Lack of consideration of sex and gender in COVID-19 clinical studies
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Sex and gender differences impact the incidence of SARS-CoV-2 infection and COVID-19 mortality. Furthermore, sex differences influence the frequency and severity of pharmacological side effects. A large number of clinical trials to develop new therapeutic approaches and vaccines for COVID-19 are ongoing. We investigated the inclusion of sex and/or gender in COVID-19 studies on ClinicalTrials.gov, collecting data for the period January 1, 2020 to January 26, 2021. Here, we show that of the 4,420 registered SARS-CoV-2/COVID-19 studies, 935 (21.2%) address sex/gender solely in the context of recruitment, 237 (5.4%) plan sex-matched or representative samples or emphasized sex/gender reporting, and only 178 (4%) explicitly report a plan to include sex/gender as an analytical variable. Just eight (17.8%) of the 45 COVID-19 related clinical trials published in scientific journals until December 15, 2020 report sex-disaggregated results or subgroup analyses.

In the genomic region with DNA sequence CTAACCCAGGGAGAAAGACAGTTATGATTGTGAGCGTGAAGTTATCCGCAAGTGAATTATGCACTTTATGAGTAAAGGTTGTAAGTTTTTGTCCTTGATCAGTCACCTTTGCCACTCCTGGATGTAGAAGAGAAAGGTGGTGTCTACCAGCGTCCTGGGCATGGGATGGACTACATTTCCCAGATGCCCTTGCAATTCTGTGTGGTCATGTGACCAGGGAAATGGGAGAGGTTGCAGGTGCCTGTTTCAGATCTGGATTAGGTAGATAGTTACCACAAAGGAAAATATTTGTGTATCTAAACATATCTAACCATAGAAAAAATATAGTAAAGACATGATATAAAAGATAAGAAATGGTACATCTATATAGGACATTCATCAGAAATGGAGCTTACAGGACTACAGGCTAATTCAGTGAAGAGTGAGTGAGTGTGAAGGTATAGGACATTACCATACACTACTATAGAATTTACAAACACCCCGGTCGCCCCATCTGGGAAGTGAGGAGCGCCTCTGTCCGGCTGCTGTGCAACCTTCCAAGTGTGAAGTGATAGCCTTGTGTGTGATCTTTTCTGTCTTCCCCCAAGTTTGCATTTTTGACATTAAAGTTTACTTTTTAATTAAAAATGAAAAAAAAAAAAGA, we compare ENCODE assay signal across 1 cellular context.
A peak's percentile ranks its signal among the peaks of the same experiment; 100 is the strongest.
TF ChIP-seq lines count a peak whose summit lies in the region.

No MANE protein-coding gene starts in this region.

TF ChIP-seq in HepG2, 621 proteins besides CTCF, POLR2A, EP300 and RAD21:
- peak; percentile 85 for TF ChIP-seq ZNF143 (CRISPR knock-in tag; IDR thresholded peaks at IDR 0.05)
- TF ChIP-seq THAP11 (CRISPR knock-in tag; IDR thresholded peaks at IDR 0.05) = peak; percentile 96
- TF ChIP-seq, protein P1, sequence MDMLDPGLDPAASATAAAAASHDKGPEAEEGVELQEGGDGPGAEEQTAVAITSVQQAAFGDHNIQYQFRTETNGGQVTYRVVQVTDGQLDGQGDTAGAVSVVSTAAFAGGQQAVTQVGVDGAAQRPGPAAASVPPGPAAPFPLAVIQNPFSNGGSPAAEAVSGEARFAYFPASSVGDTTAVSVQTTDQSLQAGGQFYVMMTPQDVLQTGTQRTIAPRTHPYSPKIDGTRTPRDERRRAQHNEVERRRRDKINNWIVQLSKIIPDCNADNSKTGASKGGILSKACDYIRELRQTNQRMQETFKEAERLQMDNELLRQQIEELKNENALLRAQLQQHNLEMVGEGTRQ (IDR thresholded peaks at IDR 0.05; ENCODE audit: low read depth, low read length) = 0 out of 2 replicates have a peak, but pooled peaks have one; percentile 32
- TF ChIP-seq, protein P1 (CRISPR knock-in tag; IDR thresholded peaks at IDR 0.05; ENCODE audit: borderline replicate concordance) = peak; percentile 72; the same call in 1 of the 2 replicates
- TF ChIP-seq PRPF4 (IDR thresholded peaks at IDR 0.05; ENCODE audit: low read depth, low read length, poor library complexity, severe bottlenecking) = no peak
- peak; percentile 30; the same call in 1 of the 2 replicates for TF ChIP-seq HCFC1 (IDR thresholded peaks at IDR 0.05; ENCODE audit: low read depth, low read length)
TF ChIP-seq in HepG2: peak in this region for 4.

|Publication status||Published - Dec 2021|
E.B. and J.P.A. are supported by a grant from the Aarhus University Research Foundation (no. AUFF-F-2018-7-5).
© 2021, The Author(s).
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